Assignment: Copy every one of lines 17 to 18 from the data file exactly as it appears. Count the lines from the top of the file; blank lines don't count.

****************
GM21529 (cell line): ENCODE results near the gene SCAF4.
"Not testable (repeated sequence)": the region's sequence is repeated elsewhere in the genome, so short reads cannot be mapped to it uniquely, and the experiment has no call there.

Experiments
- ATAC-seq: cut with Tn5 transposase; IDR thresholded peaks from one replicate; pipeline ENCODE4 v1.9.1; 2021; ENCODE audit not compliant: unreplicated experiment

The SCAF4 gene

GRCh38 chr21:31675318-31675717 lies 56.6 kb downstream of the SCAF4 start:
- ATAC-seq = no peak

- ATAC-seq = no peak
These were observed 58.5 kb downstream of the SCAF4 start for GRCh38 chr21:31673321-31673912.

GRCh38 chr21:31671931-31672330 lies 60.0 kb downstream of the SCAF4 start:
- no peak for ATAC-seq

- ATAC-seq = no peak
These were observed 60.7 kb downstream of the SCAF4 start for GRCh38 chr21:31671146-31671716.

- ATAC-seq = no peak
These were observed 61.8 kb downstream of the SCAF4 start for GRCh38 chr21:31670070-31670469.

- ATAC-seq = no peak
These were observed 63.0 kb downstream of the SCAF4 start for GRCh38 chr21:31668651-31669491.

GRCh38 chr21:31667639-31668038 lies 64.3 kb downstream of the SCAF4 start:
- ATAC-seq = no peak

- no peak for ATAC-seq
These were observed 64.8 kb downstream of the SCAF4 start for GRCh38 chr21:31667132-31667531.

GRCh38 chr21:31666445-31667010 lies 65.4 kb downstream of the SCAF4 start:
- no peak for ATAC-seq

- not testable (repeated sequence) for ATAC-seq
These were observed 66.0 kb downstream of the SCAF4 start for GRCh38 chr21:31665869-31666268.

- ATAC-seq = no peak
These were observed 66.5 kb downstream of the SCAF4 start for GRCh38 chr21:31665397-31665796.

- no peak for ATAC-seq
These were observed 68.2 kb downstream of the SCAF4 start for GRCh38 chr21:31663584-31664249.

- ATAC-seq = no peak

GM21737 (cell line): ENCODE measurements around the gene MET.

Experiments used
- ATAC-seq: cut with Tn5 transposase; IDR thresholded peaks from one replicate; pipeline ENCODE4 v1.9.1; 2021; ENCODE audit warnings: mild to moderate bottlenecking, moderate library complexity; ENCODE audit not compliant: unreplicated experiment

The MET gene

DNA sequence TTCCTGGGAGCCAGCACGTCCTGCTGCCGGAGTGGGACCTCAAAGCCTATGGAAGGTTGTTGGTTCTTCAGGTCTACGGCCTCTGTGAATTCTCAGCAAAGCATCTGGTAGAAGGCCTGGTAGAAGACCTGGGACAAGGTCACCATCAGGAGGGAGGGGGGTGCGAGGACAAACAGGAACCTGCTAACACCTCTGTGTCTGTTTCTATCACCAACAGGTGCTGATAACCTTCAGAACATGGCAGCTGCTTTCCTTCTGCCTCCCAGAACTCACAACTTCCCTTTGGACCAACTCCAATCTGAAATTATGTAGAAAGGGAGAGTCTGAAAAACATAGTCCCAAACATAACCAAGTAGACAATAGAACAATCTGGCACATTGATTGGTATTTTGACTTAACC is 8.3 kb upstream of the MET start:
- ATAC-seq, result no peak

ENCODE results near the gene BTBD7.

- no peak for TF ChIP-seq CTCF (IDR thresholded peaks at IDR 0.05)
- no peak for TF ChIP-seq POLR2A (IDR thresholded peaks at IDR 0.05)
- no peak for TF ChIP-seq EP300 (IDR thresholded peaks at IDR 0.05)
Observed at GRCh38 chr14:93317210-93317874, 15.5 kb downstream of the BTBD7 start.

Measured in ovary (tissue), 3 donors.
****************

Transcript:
These were observed 63.0 kb downstream of the SCAF4 start for GRCh38 chr21:31668651-31669491.

GRCh38 chr21:31667639-31668038 lies 64.3 kb downstream of the SCAF4 start: